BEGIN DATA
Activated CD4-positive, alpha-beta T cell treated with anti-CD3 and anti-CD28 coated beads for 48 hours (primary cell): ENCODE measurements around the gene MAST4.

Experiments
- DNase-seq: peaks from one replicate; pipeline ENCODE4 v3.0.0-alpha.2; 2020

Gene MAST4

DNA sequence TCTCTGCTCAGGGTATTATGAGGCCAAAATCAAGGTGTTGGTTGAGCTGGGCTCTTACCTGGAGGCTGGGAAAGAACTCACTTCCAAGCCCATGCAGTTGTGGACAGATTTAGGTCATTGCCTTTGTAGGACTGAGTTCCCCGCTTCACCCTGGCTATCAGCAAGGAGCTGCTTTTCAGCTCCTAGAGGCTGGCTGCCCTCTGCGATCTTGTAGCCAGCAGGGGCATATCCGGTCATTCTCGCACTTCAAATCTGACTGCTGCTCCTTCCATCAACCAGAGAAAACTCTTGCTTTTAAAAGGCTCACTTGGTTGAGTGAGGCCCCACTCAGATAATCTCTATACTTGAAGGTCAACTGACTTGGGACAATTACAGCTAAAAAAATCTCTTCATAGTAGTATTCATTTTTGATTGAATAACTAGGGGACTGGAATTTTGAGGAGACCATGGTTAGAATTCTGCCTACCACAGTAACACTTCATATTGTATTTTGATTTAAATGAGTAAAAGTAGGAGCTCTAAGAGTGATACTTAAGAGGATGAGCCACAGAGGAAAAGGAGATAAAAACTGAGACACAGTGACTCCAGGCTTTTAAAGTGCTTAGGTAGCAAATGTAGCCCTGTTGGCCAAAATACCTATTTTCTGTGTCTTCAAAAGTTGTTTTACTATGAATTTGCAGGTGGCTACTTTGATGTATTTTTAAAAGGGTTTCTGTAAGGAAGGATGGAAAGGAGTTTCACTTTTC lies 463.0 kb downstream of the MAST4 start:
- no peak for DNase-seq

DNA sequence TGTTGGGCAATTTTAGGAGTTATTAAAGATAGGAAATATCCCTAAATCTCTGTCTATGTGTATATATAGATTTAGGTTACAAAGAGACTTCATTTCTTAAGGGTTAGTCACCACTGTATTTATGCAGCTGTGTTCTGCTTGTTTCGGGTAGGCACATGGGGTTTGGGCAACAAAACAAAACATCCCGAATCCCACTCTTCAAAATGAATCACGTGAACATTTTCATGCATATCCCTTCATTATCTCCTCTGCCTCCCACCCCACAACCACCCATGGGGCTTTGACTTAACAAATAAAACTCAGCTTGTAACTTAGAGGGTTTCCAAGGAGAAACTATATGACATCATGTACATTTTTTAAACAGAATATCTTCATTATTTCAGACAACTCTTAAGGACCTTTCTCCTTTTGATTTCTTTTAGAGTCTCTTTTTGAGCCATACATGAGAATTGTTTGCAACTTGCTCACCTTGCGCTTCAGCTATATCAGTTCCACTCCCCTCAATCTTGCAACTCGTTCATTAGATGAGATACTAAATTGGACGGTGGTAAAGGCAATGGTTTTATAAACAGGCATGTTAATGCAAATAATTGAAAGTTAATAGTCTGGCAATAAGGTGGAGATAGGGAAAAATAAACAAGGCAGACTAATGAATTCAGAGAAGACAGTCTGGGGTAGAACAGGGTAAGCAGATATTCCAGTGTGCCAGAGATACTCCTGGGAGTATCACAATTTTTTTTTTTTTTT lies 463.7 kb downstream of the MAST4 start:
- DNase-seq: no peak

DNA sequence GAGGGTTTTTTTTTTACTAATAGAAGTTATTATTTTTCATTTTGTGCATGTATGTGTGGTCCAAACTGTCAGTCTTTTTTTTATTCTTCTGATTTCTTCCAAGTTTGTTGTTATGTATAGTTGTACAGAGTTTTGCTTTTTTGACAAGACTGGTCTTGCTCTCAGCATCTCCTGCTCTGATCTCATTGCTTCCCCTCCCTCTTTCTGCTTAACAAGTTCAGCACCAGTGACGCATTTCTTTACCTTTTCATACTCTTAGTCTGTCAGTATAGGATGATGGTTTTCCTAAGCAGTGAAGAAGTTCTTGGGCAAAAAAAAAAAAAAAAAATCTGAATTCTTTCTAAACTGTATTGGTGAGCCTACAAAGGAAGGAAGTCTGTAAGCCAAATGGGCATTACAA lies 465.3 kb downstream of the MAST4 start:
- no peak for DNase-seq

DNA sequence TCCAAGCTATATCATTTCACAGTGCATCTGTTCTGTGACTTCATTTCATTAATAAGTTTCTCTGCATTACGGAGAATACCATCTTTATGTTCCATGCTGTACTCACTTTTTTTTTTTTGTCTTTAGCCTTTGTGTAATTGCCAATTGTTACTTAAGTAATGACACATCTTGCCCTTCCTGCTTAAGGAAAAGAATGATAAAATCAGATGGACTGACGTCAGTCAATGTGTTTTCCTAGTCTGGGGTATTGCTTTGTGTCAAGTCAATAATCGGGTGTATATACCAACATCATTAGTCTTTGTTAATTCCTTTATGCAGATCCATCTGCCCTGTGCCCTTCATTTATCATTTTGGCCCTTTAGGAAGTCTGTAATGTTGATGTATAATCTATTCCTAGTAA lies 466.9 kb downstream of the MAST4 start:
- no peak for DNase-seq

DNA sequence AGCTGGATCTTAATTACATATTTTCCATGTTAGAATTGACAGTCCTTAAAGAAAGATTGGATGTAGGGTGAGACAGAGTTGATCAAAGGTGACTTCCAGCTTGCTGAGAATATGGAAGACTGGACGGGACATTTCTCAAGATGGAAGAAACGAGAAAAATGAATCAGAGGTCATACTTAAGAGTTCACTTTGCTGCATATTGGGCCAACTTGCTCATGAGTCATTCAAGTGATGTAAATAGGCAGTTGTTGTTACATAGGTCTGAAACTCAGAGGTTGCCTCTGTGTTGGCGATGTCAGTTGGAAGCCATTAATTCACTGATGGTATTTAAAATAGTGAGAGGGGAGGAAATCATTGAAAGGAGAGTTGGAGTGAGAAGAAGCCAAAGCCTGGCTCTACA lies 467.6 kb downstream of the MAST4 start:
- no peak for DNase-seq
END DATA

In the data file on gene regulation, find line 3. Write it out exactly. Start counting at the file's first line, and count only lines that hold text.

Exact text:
- DNase-seq: peaks from one replicate; pipeline ENCODE4 v3.0.0-alpha.2; 2020